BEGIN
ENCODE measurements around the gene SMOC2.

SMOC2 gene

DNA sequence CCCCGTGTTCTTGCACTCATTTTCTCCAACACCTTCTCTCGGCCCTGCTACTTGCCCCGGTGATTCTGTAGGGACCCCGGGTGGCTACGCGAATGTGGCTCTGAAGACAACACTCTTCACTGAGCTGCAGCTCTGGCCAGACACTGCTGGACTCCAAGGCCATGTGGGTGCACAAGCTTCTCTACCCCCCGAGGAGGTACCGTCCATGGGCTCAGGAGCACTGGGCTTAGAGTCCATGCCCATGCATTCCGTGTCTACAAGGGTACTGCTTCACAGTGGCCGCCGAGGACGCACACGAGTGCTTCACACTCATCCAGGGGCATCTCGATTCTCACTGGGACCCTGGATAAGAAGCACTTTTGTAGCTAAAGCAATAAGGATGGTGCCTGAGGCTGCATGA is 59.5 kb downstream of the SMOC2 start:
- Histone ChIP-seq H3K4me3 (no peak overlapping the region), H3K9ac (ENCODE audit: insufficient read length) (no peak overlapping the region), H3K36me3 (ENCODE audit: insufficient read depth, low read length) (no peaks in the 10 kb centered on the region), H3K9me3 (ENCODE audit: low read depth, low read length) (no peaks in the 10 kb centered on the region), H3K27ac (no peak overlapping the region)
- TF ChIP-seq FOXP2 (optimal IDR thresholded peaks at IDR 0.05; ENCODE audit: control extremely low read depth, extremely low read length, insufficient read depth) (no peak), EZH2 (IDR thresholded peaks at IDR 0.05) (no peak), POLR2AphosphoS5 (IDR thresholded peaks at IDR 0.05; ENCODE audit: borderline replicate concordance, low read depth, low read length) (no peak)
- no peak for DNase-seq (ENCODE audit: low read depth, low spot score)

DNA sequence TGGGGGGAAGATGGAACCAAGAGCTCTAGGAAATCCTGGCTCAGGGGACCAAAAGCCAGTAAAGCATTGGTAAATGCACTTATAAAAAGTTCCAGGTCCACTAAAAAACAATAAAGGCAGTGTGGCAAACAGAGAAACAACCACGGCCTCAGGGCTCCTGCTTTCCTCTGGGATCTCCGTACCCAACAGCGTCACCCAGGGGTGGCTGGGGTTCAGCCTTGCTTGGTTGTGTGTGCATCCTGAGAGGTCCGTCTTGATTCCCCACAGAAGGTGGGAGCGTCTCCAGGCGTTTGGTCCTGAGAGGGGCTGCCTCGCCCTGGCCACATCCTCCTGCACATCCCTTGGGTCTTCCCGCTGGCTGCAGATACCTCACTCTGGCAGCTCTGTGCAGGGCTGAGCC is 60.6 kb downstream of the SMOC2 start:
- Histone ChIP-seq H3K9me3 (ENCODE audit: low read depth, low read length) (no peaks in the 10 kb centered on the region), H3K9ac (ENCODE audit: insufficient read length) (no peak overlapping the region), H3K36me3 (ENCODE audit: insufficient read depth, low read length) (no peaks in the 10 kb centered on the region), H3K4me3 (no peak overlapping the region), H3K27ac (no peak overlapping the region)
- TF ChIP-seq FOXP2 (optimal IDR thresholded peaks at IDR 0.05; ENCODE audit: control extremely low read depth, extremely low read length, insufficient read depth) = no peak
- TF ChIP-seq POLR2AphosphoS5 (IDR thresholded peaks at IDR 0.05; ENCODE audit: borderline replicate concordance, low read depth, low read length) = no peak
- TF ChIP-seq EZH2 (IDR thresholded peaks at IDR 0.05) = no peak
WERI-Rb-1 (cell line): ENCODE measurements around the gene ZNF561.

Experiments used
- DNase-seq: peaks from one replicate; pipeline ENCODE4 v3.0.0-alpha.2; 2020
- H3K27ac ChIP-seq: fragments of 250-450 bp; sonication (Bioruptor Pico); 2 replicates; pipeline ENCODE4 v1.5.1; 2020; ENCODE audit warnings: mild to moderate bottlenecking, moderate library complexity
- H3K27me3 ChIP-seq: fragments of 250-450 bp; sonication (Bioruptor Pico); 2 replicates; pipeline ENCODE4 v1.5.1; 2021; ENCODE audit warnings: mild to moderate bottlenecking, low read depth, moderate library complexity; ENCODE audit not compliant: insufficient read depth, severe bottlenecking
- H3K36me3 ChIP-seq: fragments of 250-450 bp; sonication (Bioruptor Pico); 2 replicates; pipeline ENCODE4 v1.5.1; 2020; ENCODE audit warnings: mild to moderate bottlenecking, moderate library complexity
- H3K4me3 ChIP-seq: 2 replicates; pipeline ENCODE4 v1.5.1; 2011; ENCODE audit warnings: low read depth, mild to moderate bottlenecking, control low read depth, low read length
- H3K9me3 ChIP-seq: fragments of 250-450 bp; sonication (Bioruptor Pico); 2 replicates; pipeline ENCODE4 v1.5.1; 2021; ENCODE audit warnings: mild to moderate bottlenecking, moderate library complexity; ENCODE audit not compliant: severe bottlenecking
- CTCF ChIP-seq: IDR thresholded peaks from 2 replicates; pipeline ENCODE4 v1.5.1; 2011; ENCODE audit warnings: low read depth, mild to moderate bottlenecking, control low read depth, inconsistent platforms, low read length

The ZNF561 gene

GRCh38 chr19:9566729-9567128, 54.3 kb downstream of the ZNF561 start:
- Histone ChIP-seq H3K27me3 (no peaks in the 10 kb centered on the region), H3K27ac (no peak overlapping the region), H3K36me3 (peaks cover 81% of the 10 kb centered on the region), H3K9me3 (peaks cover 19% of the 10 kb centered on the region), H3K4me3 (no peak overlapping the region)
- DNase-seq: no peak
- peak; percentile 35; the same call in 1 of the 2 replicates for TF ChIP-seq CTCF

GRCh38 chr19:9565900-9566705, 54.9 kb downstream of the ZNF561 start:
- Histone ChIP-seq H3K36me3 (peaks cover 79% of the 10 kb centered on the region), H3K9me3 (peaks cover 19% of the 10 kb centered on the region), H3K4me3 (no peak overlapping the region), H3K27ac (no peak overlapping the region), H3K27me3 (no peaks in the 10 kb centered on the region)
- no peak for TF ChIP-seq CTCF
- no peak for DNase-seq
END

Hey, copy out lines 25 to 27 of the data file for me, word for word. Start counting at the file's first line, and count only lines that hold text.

- peak; percentile 35; the same call in 1 of the 2 replicates for TF ChIP-seq CTCF

GRCh38 chr19:9565900-9566705, 54.9 kb downstream of the ZNF561 start:
- Histone ChIP-seq H3K36me3 (peaks cover 79% of the 10 kb centered on the region), H3K9me3 (peaks cover 19% of the 10 kb centered on the region), H3K4me3 (no peak overlapping the region), H3K27ac (no peak overlapping the region), H3K27me3 (no peaks in the 10 kb centered on the region)